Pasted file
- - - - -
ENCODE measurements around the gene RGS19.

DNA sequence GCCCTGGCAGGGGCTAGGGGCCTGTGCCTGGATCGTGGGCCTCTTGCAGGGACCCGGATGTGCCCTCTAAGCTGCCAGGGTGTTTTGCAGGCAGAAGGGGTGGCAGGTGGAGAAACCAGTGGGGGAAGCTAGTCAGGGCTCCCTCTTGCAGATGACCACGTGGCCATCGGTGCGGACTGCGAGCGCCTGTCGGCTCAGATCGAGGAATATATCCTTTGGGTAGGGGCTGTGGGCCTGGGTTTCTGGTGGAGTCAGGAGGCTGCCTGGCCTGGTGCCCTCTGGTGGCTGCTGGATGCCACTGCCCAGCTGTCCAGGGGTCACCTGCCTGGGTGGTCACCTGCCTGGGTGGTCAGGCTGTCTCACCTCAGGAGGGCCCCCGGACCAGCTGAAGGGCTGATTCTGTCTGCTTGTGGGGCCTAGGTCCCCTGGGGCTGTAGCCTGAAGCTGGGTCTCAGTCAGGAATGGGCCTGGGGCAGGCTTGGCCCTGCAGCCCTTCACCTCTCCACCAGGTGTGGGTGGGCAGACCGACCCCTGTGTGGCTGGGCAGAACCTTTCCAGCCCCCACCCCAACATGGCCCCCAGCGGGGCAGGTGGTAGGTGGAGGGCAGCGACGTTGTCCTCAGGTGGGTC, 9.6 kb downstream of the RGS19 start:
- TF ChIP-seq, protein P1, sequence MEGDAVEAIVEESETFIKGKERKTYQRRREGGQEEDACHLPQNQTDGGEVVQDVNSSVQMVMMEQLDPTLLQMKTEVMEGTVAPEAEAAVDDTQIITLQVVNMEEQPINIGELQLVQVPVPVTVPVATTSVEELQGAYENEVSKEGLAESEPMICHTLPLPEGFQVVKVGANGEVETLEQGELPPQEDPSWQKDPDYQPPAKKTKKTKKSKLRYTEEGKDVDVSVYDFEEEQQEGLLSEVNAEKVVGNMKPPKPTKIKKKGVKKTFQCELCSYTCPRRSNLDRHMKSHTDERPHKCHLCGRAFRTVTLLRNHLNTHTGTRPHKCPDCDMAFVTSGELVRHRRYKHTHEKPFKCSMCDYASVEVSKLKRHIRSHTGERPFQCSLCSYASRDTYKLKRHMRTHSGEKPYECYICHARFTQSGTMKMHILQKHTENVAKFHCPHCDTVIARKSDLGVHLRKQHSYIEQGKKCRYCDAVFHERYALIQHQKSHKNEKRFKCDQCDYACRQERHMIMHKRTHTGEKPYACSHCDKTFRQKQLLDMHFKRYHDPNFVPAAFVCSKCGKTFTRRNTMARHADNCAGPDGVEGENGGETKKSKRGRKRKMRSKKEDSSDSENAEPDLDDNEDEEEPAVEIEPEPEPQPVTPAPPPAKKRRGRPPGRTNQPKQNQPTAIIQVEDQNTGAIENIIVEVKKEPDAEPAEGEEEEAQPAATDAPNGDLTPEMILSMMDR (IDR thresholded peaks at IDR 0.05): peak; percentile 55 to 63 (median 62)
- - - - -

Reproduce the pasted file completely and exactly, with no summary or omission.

ENCODE measurements around the gene RGS19.

DNA sequence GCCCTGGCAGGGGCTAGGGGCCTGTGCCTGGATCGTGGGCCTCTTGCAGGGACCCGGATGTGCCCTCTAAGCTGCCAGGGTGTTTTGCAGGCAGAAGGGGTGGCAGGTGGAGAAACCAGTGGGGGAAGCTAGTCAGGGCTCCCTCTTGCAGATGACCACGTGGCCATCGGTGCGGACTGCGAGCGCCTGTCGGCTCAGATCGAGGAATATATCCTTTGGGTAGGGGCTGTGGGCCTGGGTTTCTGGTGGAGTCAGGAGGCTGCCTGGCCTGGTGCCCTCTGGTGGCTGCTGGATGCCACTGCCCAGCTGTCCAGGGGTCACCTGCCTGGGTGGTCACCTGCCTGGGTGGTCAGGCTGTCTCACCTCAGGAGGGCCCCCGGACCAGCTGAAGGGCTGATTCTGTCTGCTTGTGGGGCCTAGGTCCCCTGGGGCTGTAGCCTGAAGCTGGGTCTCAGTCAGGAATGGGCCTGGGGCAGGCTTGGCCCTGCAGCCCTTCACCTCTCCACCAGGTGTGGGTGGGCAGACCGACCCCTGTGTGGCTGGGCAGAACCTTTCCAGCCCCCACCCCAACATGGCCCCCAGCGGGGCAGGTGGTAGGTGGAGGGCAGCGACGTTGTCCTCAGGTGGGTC, 9.6 kb downstream of the RGS19 start:
- TF ChIP-seq, protein P1, sequence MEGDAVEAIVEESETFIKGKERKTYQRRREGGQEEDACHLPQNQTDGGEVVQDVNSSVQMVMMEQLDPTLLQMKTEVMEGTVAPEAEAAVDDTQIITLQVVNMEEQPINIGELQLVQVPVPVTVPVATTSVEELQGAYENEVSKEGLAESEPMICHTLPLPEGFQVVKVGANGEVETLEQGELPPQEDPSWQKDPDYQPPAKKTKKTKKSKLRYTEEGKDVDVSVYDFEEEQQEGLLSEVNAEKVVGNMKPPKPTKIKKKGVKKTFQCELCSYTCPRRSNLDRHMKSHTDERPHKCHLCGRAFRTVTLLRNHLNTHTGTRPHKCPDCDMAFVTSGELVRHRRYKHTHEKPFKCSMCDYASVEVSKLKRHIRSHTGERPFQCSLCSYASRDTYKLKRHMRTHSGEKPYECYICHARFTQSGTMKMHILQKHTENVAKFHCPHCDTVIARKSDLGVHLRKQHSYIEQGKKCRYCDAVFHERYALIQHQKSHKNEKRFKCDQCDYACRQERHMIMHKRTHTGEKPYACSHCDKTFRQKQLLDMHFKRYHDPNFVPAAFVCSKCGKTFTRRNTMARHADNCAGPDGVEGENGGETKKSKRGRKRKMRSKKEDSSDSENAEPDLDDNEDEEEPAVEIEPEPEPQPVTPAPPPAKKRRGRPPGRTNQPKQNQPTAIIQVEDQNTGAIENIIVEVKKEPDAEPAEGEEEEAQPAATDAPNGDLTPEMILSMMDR (IDR thresholded peaks at IDR 0.05): peak; percentile 55 to 63 (median 62)